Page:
Mortal Kombat (2021)

Must every cinematic property receive the extended-universe Marvel treatment now?  It’s getting exhausting.  The new movie adaptation of the Mortal Kombat video game is absolutely doused in the stink of the MCU, functioning more as a desperate franchise starter than a standalone film.  This is a near two-hour shared origin story for longtime Mortal Kombat characters like Scorpion, Jax, and Sonya Blade (as well as the entirely new, entirely forgettable protagonist Cole Young).  They spend the entire runtime learning to summon & hone their personal superpowers for the titular fight tournament, which never actually occurs; you have to wait until the next film for a proper payoff.  Meanwhile, the cyborg jackass Kano sarcastically quips his way throughout the entire process to constantly remind the audience to not take its supernatural martial arts genre tropes too seriously, distancing itself from any potential for genuine nerdiness.  It’s all explained-to-death and relentlessly undercut with corny “That’s so random!” humor to the point where you never really feel like the movie has actually started in earnest; it’s only the first piece in a planned 20+ film franchise, more concerned with justifying its sequels than satisfying its audience in the moment.  The only MCU touchstones it’s missing are a post-credits teaser and a Stan Lee cameo.

It’s especially difficult to not look at the new Mortal Kombat film as an example of everything wrong with contemporary franchise filmmaking, since we have a clear example of how much better this same property would’ve been treated just a couple decades ago.  Paul WS Anderson’s Mortal Kombat movie from 1995 only briefly introduces its central Human cast before diving headfirst into its titular fight tournament, working its story beats & character moments into the structure of a supernatural combat competition instead of delaying that payoff for another film.  The 2021 version can’t help but over-explain every single step of its characters’ journey towards that competition, as if it were cowering from hack YouTube critics’ inevitable critiques of its “plot holes.”  As a result, all of the film’s fun genre payoffs feel delayed & rushed, pushed out of the way to make room for the downplayed, normalizing drudgery of post-MCU franchise filmmaking.  To put it in pro wrestling terms, it’s like watching an hour of promos followed by a few quick squash matches – the kind of lopsided booking that can drain a Pay-Per-View of all potential excitement no matter how may fun, crowd-pleasing payoffs are crammed into the final half-hour.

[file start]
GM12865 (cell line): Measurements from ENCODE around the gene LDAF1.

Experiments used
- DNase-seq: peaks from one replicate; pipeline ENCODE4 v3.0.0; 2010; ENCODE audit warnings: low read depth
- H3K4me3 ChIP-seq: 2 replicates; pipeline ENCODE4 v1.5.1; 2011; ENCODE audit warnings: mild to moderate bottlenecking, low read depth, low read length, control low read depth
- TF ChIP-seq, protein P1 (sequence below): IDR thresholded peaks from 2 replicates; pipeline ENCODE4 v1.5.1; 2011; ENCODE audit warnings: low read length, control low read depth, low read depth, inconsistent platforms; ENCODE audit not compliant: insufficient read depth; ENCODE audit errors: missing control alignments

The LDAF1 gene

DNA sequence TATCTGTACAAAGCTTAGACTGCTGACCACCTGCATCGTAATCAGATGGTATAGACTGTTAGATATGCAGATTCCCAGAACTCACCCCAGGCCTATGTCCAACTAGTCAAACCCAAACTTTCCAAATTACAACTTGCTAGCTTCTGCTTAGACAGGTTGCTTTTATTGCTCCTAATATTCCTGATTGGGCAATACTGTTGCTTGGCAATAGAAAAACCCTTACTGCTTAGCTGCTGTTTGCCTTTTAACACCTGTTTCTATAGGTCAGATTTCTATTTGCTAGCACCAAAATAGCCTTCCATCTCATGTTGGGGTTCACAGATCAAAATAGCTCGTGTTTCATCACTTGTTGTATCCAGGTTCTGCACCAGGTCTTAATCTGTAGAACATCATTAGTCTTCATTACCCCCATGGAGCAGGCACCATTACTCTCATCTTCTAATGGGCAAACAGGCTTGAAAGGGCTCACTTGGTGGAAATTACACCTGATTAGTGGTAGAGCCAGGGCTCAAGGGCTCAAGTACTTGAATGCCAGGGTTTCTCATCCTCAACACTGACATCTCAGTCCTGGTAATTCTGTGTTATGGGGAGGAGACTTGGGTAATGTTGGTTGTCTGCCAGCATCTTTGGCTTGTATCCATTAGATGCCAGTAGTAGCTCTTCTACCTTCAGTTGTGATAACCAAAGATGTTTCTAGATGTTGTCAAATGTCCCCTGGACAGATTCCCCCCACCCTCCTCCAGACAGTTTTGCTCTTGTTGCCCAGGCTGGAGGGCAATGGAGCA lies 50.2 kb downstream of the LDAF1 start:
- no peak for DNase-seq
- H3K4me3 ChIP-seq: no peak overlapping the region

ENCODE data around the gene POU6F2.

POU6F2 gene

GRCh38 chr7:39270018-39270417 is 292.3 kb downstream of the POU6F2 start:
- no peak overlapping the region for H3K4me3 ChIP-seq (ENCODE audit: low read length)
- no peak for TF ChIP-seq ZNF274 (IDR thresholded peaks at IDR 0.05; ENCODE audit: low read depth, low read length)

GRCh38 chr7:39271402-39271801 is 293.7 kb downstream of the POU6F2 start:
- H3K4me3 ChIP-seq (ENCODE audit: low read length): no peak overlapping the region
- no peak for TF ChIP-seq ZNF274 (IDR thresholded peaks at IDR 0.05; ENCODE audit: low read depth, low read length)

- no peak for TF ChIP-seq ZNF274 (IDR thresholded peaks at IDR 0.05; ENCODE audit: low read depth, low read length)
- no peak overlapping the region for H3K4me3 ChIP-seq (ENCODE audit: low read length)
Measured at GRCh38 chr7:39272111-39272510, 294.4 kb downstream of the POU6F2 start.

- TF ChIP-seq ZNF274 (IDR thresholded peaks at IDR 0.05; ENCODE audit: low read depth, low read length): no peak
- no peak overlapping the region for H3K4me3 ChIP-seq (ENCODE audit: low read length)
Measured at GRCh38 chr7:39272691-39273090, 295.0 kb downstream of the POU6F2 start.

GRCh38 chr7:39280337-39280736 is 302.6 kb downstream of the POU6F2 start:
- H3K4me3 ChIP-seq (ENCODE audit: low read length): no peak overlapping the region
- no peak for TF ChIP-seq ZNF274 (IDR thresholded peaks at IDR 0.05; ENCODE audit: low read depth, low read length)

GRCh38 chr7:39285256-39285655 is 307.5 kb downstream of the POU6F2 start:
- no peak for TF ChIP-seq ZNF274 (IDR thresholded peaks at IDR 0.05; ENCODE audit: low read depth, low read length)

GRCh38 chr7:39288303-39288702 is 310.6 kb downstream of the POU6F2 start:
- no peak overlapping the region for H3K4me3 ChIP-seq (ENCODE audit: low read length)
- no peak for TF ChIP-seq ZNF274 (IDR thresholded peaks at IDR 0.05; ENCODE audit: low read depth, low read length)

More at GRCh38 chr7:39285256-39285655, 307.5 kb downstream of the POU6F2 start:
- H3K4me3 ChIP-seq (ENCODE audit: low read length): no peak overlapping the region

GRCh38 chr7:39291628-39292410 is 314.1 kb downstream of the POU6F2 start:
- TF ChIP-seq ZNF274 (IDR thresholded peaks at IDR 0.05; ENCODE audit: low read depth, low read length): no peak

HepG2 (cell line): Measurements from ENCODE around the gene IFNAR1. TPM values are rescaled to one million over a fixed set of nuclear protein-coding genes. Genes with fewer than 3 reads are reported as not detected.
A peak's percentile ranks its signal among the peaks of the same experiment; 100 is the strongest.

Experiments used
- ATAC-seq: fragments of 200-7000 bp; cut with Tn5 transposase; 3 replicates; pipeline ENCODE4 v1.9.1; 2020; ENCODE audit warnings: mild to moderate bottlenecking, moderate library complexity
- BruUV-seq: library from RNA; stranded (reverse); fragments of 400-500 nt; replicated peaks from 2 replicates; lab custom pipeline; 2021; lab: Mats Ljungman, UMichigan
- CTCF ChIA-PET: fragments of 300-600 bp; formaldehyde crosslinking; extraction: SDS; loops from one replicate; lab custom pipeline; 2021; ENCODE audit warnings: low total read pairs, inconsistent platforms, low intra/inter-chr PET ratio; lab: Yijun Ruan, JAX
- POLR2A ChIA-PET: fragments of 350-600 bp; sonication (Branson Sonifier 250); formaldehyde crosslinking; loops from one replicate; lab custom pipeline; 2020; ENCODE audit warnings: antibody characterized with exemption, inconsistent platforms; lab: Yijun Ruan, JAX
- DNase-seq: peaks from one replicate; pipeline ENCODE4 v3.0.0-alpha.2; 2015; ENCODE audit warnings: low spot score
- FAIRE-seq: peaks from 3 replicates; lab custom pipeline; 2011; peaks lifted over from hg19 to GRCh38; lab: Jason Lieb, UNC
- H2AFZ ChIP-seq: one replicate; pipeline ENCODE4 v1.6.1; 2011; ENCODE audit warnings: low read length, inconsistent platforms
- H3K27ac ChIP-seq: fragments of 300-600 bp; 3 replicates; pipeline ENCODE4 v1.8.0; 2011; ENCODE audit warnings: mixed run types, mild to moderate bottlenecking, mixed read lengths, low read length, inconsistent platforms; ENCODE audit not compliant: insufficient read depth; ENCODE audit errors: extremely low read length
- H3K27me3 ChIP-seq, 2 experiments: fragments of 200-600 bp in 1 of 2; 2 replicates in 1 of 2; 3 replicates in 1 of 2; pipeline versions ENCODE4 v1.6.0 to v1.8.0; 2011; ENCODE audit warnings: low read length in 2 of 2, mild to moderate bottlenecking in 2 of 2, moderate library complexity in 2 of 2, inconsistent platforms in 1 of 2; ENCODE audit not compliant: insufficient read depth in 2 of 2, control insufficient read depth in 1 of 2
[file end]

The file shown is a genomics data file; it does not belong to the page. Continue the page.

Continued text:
Despite the MCUification of its tone & plot structure, there were just enough over-the-top gore gags scattered throughout Mortal Kombat to make the film passably okay as dumb-fun entertainment.  The film would’ve been a total disaster had it not leaned into the hyperviolence that made its arcade game source material controversial to begin with in the early 1990s, but it gets by okay.  Combatants are disemboweled, sawed in half, stabbed in the skull, frozen & shattered, and just generally separated from their blood & vital organs in every way the 12-year-old hedonist still lurking in the back of your brain can imagine.  It’s fun to watch.  Too bad the film appears to be embarrassed of its source material’s more out-there details, so that it has to go out of its way to explain the practical reason for Scorpion’s chain-spear weapon or to have a character joke that Mortal Kombat is “spelled wrong.”  By the time all that normalizing groundwork is laid out, there’s very little space left for the actual climactic fight scenes, which are edited together in a simultaneous, overlapping flood of violence that would’ve been much better served as individual action set pieces. 

Maybe now that all the plot-obsessed foundational work is out of the way, the second film in this series will be able to just jump right into the ultraviolence fantasy fight tournament promised here without wasting any valuable time.  It’s just a shame that we used to be able to pull that off in a single 100min goofball action movie without any concerns for appearing level-headed or respectable; now you’ve got to put up with at least an hour of eating your vegetables before you get even a small taste of the good stuff.

-Brandon Ledet